FILE PHOTO: The solar units behind the chimneys of the Whole Grandpuits oil refinery, south-east of Paris, France, March 1, 2021. REUTERS / Christian Hartmann

TOKYO (Reuters) – Oil costs fell for a 3rd day in a row on Tuesday as rising inventories in america added to issues about dangers to demand as international locations like Germany and France halt vaccinations in opposition to COVID-19.

Brent was down 49 cents, or 0.7%, to $ 68.39 at 4:33 a.m. GMT, after falling 0.5% on Monday. US crude fell 47 cents, or 0.7%, to $ 64.92 a barrel, after declining 0.3% within the earlier session.

Germany, France and Italy plan to droop AstraZeneca PLC COVID-19 injections after reporting potential severe unwanted effects, though the World Well being Group has stated there aren’t any no hyperlink established with vaccine.

These measures heighten issues concerning the sluggish tempo of vaccinations within the area, which may delay any financial restoration from the pandemic in one of many hardest hit areas.

The pandemic has gutted demand for oil, however costs have returned to pre-global well being disaster ranges, solely to be capped as vaccine deployments have been sluggish in most international locations.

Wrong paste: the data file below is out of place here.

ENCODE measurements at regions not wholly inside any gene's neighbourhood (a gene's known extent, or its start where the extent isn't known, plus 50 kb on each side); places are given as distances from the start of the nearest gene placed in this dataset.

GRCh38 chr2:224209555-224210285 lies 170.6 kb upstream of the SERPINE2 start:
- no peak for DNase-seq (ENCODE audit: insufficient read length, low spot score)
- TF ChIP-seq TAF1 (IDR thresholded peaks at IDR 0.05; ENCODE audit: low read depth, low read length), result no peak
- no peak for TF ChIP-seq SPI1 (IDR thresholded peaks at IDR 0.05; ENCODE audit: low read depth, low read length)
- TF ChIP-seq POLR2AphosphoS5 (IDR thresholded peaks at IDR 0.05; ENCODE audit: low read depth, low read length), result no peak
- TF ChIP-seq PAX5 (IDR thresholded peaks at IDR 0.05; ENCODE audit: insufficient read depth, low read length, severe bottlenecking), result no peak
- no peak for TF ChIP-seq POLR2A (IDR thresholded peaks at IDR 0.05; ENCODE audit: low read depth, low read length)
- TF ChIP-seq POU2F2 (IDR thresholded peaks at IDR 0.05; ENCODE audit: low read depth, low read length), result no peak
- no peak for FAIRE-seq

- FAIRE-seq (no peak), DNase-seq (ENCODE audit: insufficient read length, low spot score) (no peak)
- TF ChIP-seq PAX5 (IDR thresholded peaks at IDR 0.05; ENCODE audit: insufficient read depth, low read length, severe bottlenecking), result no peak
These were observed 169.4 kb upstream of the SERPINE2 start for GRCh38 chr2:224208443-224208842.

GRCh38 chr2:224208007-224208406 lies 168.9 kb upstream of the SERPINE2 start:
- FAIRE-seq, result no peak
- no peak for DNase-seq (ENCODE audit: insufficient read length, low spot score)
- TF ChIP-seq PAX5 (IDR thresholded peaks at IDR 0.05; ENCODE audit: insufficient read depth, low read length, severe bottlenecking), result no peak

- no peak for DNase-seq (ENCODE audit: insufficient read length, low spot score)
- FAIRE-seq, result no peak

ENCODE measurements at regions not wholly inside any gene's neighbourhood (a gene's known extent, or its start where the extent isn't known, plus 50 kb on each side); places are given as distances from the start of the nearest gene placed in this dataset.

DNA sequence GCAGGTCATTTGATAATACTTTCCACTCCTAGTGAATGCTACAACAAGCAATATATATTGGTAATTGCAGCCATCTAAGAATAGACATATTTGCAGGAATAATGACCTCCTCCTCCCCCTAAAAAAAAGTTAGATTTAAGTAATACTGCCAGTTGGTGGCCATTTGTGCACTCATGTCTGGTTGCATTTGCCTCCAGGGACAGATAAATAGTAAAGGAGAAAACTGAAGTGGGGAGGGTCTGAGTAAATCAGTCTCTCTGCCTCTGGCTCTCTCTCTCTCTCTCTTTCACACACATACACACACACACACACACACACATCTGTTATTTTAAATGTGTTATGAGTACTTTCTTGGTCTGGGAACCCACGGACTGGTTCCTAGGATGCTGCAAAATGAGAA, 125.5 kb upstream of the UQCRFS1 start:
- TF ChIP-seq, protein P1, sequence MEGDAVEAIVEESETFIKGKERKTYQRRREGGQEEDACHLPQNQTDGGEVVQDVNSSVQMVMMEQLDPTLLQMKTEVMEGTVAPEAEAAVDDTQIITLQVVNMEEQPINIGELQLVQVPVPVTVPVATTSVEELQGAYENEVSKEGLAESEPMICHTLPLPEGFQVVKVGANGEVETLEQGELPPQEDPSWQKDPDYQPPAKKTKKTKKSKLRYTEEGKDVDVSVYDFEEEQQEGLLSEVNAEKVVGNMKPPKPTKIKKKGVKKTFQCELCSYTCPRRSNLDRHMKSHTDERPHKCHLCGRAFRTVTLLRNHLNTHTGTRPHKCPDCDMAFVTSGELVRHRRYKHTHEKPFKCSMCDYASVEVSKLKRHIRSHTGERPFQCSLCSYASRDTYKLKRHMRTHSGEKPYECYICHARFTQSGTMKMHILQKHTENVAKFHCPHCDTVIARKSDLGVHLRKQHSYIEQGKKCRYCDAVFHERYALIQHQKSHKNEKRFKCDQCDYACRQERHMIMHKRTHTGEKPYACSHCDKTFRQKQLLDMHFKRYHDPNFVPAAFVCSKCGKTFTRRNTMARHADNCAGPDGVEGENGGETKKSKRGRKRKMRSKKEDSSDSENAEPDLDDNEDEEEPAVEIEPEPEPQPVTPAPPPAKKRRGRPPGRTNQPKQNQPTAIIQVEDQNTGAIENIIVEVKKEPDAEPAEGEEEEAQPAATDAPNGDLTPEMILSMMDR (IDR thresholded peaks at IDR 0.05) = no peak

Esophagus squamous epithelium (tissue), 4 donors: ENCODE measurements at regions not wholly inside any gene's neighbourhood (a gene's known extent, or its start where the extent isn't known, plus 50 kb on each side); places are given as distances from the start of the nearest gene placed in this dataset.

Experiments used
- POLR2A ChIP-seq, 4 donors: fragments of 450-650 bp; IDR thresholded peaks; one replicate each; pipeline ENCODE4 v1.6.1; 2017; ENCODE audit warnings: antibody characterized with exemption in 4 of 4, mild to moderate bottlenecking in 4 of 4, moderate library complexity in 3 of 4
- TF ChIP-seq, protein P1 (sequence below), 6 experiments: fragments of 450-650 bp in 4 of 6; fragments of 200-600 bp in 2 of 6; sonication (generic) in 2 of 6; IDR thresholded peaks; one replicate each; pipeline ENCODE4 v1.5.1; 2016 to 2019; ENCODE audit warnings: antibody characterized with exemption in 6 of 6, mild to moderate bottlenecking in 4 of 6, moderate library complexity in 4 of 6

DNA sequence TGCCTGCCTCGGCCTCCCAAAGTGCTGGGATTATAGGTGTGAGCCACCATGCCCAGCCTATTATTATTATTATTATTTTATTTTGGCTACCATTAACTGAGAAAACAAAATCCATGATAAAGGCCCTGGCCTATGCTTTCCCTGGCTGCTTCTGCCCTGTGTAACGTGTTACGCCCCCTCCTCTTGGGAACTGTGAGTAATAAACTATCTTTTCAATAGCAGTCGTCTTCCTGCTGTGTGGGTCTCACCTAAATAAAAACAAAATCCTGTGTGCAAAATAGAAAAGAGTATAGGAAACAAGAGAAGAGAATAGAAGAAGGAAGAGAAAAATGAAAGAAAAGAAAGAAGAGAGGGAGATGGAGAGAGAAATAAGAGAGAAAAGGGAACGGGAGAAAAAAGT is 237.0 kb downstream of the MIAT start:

In america, inventories are additionally rising as a result of “large freeze” final month which halted refining operations which have been sluggish to completely recuperate.

“Costs are below stress by expectations that final month’s winter storm in Texas may proceed to push up crude inventories,” stated Avtar Sandu, senior director of commodities at Phillip Futures in Singapore.

The American Petroleum Institute, an business group, will report crude stock ranges later Tuesday, adopted by official Power Division figures on Wednesday, with analysts anticipating one other week of achieve. [API/S]

Crude inventories rose 12.8 million barrels within the week to March 5, in opposition to analysts’ expectations of an increase of lower than 1 million barrels.

Reporting by Aaron Sheldrick; Enhancing by Christopher Cushing and Simon Cameron-Moore

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